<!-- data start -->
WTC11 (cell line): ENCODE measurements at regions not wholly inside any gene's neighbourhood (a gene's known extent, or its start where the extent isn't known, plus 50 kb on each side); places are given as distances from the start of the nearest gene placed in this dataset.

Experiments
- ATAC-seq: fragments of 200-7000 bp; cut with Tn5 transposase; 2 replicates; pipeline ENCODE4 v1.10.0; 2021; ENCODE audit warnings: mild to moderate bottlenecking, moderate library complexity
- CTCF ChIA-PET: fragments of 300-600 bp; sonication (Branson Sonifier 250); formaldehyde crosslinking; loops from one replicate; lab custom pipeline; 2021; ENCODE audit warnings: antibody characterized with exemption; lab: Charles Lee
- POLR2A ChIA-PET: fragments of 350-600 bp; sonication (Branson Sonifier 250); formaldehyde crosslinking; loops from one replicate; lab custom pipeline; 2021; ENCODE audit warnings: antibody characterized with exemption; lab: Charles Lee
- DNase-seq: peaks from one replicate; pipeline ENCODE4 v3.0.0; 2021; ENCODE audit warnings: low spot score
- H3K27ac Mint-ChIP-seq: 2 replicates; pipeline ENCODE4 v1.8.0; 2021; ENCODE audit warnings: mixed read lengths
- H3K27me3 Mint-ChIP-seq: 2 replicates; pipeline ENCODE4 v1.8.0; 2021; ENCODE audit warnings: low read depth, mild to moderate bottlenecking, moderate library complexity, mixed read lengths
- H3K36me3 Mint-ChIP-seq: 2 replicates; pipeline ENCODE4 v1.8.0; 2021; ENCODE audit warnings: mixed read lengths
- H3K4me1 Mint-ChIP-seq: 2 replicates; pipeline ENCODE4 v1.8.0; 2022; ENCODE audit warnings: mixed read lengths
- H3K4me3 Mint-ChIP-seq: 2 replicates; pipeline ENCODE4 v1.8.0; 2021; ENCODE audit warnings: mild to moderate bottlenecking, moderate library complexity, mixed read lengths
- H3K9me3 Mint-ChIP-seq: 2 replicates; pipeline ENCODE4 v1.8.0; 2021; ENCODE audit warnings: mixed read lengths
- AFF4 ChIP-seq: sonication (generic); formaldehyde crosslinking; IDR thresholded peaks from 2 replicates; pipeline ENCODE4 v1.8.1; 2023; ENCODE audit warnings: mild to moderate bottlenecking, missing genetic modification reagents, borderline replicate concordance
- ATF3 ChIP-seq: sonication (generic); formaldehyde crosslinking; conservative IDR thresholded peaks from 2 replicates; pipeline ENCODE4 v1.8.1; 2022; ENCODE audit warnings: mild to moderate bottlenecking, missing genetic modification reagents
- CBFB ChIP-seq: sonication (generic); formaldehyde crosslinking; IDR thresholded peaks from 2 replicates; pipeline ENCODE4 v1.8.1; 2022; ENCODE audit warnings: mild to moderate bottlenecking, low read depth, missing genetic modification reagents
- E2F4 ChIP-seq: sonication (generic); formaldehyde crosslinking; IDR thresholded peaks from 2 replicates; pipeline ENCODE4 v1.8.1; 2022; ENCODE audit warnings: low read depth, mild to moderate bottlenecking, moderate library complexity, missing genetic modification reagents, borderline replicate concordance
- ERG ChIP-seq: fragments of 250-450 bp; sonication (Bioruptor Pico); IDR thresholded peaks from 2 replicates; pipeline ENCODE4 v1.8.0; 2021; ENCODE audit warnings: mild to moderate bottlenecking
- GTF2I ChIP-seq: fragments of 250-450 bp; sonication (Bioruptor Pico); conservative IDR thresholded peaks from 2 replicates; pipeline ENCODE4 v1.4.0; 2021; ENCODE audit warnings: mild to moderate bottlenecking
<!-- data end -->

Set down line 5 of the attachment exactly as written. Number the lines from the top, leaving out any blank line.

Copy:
- POLR2A ChIA-PET: fragments of 350-600 bp; sonication (Branson Sonifier 250); formaldehyde crosslinking; loops from one replicate; lab custom pipeline; 2021; ENCODE audit warnings: antibody characterized with exemption; lab: Charles Lee